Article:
Kohl Tube Inscribed for Amunhotep III and Queen Tiye
Egyptian, Classical, Ancient Near Eastern Art
On View: Egyptian Orientation Gallery, 3rd Floor
Shaped like a slender reed flute, this tube once contained eye paint called kohl that would have been applied with a wooden or faience stick. Its form may refer to Hathor, a goddess associated with both reeds and music. One of several examples inscribed with the names of the king and queen, this tube was probably a royal possession or a gift to a loyal courtier.
ca. 1390-1353 B.C.E.
5 5/16 in. (13.5 cm)
7/8 x 5 5/16 in. (2.2 x 13.5 cm) (show scale)
Charles Edwin Wilbour Fund
Deep blue glazed faience kohl tube. On one side of the cylinder a column is inlaid in light blue. This inscription is placed within a light blue frame,. It reads “The Good God, Lord of the Two Lands, Neb ma’at-re (Amenhotep III). The Kingdom, Wife Tiy, granted life”. A shallow indentation forms a border at the bottom of the tube.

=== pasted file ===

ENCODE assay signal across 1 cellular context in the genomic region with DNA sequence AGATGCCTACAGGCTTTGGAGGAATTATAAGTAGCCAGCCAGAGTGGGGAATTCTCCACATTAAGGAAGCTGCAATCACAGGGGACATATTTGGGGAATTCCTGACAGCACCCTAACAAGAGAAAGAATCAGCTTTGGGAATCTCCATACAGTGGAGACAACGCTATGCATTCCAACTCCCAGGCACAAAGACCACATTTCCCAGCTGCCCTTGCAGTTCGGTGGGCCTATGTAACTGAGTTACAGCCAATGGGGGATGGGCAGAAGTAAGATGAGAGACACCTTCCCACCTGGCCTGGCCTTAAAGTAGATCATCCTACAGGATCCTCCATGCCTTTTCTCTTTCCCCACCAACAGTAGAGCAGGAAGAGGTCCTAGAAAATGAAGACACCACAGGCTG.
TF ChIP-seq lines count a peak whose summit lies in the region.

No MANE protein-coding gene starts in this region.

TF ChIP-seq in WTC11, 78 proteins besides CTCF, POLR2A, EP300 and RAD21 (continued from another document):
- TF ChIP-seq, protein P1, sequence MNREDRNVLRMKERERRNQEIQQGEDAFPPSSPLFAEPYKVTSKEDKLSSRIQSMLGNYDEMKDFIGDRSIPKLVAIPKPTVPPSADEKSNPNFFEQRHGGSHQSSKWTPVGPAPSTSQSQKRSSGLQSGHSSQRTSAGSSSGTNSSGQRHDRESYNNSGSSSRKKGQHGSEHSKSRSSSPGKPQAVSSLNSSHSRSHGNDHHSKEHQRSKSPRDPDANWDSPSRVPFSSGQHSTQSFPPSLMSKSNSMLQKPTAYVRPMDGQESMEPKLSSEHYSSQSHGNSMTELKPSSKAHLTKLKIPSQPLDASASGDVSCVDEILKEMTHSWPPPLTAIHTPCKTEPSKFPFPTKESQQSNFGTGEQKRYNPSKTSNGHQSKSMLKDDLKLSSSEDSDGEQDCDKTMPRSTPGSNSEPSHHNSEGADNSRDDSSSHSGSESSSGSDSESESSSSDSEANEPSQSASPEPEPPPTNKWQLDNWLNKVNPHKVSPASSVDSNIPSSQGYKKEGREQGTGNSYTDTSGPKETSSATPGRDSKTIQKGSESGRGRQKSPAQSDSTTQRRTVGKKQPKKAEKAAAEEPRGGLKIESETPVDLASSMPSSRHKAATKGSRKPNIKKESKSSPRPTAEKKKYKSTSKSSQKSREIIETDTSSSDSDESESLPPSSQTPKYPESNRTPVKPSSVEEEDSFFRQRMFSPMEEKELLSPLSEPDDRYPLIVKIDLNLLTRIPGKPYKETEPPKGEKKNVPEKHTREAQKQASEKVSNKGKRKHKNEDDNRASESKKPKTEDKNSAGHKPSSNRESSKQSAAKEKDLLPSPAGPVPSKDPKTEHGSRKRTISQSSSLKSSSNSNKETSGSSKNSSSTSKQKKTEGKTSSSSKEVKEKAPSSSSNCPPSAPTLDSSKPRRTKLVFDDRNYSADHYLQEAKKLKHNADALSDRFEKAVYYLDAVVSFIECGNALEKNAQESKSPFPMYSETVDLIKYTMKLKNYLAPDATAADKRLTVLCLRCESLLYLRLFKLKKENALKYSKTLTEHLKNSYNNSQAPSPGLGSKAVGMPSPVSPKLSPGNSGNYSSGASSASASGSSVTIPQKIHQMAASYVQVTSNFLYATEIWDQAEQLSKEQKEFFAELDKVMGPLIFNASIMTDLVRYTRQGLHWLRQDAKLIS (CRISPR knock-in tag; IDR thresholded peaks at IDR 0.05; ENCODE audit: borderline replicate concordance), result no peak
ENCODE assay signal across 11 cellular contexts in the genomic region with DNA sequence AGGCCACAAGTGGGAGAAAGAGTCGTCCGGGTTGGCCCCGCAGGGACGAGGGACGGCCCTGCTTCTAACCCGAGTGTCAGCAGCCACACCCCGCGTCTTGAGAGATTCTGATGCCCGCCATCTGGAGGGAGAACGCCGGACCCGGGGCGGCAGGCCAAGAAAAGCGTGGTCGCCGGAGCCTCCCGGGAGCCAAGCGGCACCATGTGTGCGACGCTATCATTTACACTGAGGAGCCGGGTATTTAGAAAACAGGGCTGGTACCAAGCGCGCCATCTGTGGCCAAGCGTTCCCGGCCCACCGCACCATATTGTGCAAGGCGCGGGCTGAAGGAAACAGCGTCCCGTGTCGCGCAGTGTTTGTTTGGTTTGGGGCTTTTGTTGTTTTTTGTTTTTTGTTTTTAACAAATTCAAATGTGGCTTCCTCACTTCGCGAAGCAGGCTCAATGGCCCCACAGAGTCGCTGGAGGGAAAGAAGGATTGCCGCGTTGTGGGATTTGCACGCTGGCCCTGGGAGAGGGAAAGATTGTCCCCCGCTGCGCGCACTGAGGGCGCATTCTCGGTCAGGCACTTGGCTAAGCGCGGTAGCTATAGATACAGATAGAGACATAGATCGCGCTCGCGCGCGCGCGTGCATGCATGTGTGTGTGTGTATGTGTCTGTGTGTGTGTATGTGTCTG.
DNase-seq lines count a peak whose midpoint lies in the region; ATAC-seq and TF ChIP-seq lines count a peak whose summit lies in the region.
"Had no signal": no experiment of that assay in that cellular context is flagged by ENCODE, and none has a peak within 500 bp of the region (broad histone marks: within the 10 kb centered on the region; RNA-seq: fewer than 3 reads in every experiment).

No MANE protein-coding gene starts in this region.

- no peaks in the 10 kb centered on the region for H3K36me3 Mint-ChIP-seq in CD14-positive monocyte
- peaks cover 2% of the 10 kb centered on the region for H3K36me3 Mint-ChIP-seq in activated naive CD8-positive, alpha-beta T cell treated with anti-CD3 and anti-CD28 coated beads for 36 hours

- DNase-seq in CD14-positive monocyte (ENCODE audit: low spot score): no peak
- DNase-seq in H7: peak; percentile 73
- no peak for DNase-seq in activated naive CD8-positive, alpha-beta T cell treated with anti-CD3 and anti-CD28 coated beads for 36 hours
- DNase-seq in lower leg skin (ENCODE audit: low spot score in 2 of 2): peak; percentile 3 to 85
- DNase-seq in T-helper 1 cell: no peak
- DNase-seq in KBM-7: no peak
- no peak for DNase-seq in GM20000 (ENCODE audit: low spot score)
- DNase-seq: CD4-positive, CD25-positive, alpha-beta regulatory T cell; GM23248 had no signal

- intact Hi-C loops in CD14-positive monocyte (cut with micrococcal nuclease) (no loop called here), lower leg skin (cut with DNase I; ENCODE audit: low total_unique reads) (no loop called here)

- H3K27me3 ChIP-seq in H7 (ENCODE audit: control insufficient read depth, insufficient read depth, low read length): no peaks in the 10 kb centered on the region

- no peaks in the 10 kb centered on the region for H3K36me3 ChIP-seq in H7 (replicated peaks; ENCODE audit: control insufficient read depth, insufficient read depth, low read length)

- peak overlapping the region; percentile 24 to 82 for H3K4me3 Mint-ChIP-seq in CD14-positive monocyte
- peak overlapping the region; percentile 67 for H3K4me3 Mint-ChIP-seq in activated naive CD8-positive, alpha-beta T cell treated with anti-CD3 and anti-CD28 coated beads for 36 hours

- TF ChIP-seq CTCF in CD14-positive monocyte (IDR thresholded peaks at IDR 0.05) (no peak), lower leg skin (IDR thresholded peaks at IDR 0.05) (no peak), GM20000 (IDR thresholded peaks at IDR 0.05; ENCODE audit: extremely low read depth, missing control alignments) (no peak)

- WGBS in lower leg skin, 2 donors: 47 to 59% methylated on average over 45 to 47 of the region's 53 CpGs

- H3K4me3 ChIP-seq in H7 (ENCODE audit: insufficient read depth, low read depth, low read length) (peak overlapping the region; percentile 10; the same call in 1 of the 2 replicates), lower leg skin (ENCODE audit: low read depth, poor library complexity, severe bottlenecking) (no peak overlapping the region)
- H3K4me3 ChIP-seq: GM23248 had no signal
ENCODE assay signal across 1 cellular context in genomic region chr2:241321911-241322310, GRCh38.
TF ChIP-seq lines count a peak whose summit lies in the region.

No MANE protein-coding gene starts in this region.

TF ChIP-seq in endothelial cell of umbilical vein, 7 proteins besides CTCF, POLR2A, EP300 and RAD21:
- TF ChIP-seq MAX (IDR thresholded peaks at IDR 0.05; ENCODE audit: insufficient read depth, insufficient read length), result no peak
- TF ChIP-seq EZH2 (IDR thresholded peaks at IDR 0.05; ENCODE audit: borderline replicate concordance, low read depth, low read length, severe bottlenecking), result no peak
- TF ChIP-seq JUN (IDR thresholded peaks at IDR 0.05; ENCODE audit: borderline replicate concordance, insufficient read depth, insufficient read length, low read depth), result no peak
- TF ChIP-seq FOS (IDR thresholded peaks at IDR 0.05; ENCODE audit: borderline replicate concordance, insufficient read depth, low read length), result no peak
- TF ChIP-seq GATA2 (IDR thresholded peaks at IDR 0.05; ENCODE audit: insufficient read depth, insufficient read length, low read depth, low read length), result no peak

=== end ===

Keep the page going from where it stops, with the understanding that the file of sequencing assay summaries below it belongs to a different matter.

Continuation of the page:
Condition: Small cracks at bottom; blue glaze missing on half of the “neb” sign.
Kohl Tube Inscribed for Amunhotep III and Queen Tiye, ca. 1390-1353 B.C.E. Faience, 5 5/16 in. (13.5 cm). Brooklyn Museum, Charles Edwin Wilbour Fund, 37.598E. Creative Commons-BY (Photo: Brooklyn Museum, 37.598E_front_bw.jpg)
front, 37.598E_front_bw.jpg. Brooklyn Museum photograph
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All of the objects in this case speak to the proliferation of fine decorative objects produced during the reign of Amunhotep III. Kohl is a cosmetic used for lining eyes in ancient Egypt and today. A tube like this would have come with an applicator stick.